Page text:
The Bible Does­n’t Say That: 40 Bib­li­cal Mis­trans­la­tions, Mis­con­cep­tions, and Oth­er Misunderstandings

  • Review
By – February 29, 2016

The most reprint­ed book in the his­to­ry of the world, read and reread by mil­lions each year, the Bible con­tin­ues to inspire the lives of many. Nev­er­the­less, many of its core ideas are misunderstood.

Joel Hoffman’s new book, The Bible Doesn’t Say That: 40 Bib­li­cal Mis­trans­la­tions, Mis­con­cep­tions, and Oth­er Mis­un­der­stand­ings, seeks to clar­i­fy some of the thorni­est mis­in­ter­pre­ta­tions, which the author sug­gests are the prod­ucts of igno­rance, acci­dent, cul­ture gap, mis­trans­la­tion, and mis­rep­re­sen­ta­tion.” Hoff­man, who has authored two oth­er books on bib­li­cal inter­pre­ta­tion, uses his third book on the Bible to tack­le sub­jects in both the Tanakh (Hebrew Bible) and the New Tes­ta­ment — such as evo­lu­tion, Jesus’s death, keep­ing kosher, and homosexuality.

Each chap­ter of The Bible Doesn’t Say That is devot­ed to an expla­na­tion of a bib­li­cal idea and involves a close read­ing of the text as well as par­al­lels to con­tem­po­rary life. For exam­ple, a chap­ter on slav­ery wres­tles with what might appear to be the Bible’s sup­port of this insti­tu­tion. Hoff­man cites the sto­ry of George Wash­ing­ton and the cher­ry tree, con­tend­ing that just as we would nev­er sug­gest that this sto­ry advo­cates emu­lat­ing Washington’s destruc­tion of cher­ry trees, so should we not assume that the Hebrew Bible’s dis­cus­sion of slav­ery indi­cates an endorse­ment of the insti­tu­tion. On the con­trary, this Bible’s var­ied state­ments on slav­ery most like­ly sug­gest that slav­ery was rec­og­nized as a real­i­ty of the times, which required rules to pre­vent it from going unchecked. In the New Tes­ta­ment, state­ments about slav­ery exist for sim­i­lar reasons.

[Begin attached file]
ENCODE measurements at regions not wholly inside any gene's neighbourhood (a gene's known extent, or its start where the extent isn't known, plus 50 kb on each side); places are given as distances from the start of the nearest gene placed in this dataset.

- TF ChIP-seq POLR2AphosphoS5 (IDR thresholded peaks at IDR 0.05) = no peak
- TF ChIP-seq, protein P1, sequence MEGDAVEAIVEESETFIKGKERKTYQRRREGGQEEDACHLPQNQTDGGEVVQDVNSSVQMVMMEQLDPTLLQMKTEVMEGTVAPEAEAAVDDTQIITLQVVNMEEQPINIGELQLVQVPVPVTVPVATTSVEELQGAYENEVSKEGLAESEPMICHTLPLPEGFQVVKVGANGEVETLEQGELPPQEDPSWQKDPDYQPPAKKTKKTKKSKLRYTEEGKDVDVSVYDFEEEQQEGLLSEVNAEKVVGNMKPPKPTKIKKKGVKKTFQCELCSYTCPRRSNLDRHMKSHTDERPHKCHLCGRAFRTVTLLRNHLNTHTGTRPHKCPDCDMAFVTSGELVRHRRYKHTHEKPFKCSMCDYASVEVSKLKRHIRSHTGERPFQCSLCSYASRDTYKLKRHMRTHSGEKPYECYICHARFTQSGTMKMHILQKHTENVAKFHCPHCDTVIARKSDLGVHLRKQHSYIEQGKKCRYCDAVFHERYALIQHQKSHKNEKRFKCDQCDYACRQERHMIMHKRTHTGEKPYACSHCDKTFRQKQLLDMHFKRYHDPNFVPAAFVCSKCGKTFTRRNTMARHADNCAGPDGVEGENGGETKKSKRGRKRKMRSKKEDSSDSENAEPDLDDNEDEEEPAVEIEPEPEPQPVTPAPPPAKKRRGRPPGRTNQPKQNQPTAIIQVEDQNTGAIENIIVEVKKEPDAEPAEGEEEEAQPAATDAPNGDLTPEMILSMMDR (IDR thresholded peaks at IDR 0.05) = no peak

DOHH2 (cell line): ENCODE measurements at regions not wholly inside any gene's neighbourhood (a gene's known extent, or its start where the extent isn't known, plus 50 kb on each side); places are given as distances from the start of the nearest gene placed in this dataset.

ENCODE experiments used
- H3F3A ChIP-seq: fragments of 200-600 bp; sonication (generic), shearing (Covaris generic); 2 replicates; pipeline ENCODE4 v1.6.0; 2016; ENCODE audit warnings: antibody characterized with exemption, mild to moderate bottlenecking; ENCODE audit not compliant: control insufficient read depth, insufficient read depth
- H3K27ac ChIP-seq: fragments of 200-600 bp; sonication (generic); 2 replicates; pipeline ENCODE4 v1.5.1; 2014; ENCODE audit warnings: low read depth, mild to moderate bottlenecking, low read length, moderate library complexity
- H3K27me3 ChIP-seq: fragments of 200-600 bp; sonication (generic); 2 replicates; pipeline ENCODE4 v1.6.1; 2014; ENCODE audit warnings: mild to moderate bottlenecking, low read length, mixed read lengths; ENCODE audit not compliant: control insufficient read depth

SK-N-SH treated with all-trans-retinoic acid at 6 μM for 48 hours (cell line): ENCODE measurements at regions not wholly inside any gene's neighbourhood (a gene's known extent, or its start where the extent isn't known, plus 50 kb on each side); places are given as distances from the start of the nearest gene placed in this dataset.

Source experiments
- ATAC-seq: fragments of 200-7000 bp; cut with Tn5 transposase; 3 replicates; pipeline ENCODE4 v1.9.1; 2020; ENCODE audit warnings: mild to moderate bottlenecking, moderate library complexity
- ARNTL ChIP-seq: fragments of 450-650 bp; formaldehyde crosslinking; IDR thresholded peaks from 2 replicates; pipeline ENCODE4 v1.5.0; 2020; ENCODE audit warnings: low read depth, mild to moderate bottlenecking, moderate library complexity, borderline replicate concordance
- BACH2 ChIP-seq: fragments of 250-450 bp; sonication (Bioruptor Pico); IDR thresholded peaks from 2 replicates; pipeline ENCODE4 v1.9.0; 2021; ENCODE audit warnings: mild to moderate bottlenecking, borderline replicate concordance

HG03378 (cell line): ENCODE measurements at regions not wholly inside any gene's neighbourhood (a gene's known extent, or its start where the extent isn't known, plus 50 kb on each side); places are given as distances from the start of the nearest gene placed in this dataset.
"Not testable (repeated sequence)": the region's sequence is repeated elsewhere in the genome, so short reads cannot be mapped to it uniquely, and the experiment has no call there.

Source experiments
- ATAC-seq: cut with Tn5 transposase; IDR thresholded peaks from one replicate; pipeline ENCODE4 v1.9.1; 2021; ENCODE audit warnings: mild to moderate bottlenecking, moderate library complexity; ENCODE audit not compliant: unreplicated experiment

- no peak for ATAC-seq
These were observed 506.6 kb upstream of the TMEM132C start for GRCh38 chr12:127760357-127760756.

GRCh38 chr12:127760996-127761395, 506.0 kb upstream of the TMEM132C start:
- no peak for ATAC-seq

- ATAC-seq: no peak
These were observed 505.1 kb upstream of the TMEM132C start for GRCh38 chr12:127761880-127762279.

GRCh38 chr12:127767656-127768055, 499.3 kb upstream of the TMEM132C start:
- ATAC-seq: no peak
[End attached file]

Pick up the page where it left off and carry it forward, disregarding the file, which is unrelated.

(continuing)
In anoth­er chap­ter, Hoff­man con­sid­ers the ori­gin and pro­nun­ci­a­tion of God’s name. To do this, the chap­ter takes the read­er through a brief his­to­ry of the devel­op­ment of the Hebrew alpha­bet, con­clud­ing that the four-let­ter name for God (tech­ni­cal­ly called the tetra­gram­ma­ton) is a col­lec­tion of Hebrew vow­els, the pro­nun­ci­a­tion of which is impos­si­ble to deter­mine. How­ev­er, mis­un­der­stand­ing of Hebrew gram­mar led to the pro­nun­ci­a­tion of the Yud-Hey-Vav-Hey as Yah­weh, and ulti­mate­ly led to its Ger­man pro­nun­ci­a­tion as Jeho­vah. The Jew­ish tra­di­tion side­stepped this error by assign­ing pro­nounc­ing Yud-Hey-Vav-Hey as Ado-nai. 

The Bible Doesn’t Say That chal­lenges the read­er to think dif­fer­ent­ly about many of the Bible’s core ideas. The book’s greater mes­sage — which is that the Bible must be read in con­so­nance with the times in which it was writ­ten and with sen­si­tiv­i­ty to the nuances of its orig­i­nal lan­guage — is Hoffman’s most pow­er­ful point. Despite his aca­d­e­m­ic back­ground, the author writes in an acces­si­ble style that requires only an open mind and will­ing­ness to chal­lenge long-held assump­tions. A read­er comes away under­stand­ing that while some of our mis­con­cep­tions about the Bible are rel­a­tive­ly minor, oth­er mis­con­cep­tions have led to sig­nif­i­cant mis­un­der­stand­ings, and even con­flict, between peo­ple of faith.

Relat­ed Content:

Jonathan Fass is the Man­ag­ing Direc­tor of Edu­ca­tion­al Tech­nol­o­gy and Strat­e­gy at The Jew­ish Edu­ca­tion Project of New York.

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